There is a growing tendency to look critically at a private school in the mountains and rightly so. But the criticism has been directed towards schools whose work overlaps that of public schools, and who offer a semi-classical and academic college preparatory education to children who need practical training in hygiene vocations, etc. Well-intentioned but giving a stone where bread is needed. The only justification for the maintenance of a private school is that it contributes something to the life of the people which is not being done by any other agency; and that the need for such a contribution justifies the money and labor expended.
There is a need for some sort of training place for young people of the mountains, where they may be taught to look critically at …
their own problems; where they may be trained in the essentials of leadership; where they may be given opportunity for the specialized training needed for a better life in the mountains, and where they may be given an opportunity for vocational guidance and training in preparation for what we hope will be a brighter industrial era in the hills.
There can be no doubt then for the need of a school which gives a specialized type of training for mountain youth, and one which is flexible in its requirements. As the Danish Folk School has grown up in response to the needs of the people of Denmark, so we must have a distinct type of school of the Southern Highlands. Just “any old kind’of academic training, because it is called SCHOOL will not suffice. Pine Mountain has had a unique history as a pioneer of education in the mountains. This must be continued, but in order to do so we must constantly scrutinize our work in the light of the needs of the mountain people.
GALLERY OF RURAL SCHOOLS AND CHILDREN NEAR PINE MOUNTAIN SETTLEMENT SCHOOL
Our problem then is — how can Pine Mountain best serve its students and the community? We must confine ourselves for the present to answering the first half of the question since the last half requires a special report. In the consideration of our problem, several interesting questions have arisen, and the problem is made complex by several interesting and important factors.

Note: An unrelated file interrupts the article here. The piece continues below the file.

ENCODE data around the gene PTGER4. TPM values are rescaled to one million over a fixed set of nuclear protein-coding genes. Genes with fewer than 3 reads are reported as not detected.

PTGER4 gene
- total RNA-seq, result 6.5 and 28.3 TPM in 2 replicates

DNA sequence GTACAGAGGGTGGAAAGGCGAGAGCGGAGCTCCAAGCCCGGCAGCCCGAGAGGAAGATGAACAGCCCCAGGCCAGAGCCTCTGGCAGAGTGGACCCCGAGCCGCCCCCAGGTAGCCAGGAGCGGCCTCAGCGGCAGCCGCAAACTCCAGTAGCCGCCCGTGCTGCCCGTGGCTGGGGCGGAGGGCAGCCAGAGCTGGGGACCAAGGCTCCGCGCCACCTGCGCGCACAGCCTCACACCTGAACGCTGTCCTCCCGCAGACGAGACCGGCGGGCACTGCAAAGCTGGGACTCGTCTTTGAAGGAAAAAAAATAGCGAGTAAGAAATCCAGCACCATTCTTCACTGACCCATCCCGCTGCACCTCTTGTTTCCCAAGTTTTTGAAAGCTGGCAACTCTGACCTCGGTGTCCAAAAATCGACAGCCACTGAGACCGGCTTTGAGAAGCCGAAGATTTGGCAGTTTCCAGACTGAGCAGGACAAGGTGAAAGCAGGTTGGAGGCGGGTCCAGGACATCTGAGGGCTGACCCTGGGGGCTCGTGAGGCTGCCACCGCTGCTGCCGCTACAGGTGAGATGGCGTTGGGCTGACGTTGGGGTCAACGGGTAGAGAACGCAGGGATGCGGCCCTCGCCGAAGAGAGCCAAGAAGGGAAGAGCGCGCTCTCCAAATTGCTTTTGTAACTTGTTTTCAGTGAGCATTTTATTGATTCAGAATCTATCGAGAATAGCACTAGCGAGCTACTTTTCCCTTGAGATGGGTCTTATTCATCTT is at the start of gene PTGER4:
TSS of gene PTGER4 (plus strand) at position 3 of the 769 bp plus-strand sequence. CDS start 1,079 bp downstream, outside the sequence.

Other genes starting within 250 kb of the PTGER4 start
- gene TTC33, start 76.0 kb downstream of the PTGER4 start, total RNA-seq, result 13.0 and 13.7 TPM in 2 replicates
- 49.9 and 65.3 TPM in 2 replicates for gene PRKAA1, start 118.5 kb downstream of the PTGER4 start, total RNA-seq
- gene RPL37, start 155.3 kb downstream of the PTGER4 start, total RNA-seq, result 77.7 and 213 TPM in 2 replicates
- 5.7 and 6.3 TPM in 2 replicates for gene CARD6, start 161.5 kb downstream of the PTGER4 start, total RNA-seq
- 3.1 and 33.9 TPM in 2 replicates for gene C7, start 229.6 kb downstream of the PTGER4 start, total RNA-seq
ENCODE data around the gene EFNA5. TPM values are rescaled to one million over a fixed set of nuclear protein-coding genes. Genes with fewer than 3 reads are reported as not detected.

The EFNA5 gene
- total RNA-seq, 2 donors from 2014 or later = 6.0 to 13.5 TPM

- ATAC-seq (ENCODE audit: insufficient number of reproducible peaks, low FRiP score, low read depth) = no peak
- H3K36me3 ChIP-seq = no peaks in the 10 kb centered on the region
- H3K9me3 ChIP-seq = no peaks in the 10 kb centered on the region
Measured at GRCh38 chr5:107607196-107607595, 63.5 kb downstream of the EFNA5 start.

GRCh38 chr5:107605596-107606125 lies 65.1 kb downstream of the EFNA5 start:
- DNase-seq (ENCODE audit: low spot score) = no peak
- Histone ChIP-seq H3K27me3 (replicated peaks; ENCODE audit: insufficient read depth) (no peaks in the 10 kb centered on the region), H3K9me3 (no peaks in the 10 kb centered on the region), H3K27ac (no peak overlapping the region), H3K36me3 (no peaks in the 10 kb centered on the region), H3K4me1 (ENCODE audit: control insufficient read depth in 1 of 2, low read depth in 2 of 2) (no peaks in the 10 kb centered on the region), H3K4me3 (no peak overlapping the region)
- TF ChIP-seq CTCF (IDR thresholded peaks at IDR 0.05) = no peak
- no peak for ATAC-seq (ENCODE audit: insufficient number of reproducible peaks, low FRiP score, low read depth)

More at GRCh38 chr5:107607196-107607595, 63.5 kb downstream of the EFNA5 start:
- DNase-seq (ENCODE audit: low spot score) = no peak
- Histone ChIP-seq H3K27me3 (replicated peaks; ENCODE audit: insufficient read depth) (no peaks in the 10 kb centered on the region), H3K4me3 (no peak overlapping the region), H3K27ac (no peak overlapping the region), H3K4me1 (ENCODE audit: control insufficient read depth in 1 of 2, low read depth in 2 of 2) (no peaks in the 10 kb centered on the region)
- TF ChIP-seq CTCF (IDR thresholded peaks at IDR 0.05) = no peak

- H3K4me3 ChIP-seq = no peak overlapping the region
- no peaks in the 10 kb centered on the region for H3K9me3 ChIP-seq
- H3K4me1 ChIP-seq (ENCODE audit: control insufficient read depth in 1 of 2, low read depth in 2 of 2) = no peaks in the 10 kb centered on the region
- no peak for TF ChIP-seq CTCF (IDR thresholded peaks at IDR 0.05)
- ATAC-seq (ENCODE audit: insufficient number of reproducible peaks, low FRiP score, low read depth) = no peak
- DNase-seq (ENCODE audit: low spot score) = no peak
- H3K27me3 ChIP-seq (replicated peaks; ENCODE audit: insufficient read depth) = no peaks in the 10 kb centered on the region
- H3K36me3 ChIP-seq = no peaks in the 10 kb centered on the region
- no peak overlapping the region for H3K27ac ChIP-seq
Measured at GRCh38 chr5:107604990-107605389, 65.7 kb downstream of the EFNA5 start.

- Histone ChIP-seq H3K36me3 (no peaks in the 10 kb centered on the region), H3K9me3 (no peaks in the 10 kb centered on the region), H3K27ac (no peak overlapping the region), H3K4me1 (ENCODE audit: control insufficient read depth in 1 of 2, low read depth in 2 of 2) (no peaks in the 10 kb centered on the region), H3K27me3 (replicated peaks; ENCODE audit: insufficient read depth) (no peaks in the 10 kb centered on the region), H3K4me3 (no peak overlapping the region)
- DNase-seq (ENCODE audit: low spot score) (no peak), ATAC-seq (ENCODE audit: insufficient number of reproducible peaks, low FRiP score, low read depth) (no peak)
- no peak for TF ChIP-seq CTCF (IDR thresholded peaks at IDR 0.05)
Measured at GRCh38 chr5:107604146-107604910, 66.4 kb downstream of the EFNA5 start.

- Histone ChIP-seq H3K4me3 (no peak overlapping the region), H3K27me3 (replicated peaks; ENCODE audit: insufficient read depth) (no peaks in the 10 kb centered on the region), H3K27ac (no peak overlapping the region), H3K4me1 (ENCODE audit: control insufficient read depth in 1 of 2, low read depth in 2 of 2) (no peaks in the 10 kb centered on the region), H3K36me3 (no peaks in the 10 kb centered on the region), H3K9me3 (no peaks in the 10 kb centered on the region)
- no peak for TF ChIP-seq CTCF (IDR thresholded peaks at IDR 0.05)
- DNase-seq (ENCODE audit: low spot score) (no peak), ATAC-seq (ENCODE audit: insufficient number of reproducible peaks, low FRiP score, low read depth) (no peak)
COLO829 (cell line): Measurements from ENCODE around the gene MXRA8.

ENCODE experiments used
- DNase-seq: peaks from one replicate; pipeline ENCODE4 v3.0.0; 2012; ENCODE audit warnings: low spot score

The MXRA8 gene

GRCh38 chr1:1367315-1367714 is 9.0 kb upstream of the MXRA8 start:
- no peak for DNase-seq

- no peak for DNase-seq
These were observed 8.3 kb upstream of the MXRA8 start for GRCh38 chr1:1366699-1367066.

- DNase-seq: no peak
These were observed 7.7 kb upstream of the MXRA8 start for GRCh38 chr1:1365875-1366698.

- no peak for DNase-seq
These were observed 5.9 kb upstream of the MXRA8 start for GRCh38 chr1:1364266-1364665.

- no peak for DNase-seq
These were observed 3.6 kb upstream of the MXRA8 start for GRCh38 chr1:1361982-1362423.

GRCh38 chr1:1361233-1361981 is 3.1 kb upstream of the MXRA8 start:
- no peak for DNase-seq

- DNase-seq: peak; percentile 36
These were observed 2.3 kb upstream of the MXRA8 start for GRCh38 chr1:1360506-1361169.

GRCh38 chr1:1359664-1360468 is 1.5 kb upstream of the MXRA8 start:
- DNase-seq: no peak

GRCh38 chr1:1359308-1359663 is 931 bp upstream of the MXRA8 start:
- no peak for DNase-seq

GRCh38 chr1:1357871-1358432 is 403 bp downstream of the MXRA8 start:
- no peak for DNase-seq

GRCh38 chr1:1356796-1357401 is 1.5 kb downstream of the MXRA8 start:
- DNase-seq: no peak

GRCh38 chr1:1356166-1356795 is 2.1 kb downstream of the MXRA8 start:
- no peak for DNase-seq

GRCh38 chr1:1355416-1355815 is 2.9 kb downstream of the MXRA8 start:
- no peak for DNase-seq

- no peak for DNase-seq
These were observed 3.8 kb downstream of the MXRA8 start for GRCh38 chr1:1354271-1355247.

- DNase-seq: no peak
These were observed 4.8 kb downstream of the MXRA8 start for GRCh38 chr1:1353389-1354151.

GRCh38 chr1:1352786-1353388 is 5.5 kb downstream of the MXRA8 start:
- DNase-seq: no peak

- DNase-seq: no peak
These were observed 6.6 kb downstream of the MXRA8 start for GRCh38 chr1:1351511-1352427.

First, the large turnover of students. From 190 to 1933, 996 students have been at Pine Mountain for a month or more. During that time the average length of tenure for a student was approximately twelve school months. However, since 1931 the turnover has decreased materially. In a study made by Mr. Hubert Hadley, dated March 1931, he shows that up until and including 1931, the average turnover at …
Pine Mountain was seventy percent yearly. From 1931 to 1934, the average turnover for the four years has been forty percent, thus showing a marked decrease. Whether or not this is a result of the depression, or from other factors is not known. And whether or not this is a definite trend for the future remains to be seen. On the other hand, while the problem of [the] curriculum is complicated by transient students, the proportion of graduates is steadily growing, and the records show favorably,
It is interesting to note in this connection, that since 1923, thirty-eight students have been graduated from the Senior High School. Of the thirty-eight, twenty-six have been graduated since 1931, and there are fourteen students in the coming graduation class. Of the twenty-six, two are now at home, one is in Nurse’s training school, and eight are working, nine are either in college or in Normal School, two are teaching and three are married. These figures indicate that proportionally, Pine Mountain graduates do very well as far as placement after High School is concerned.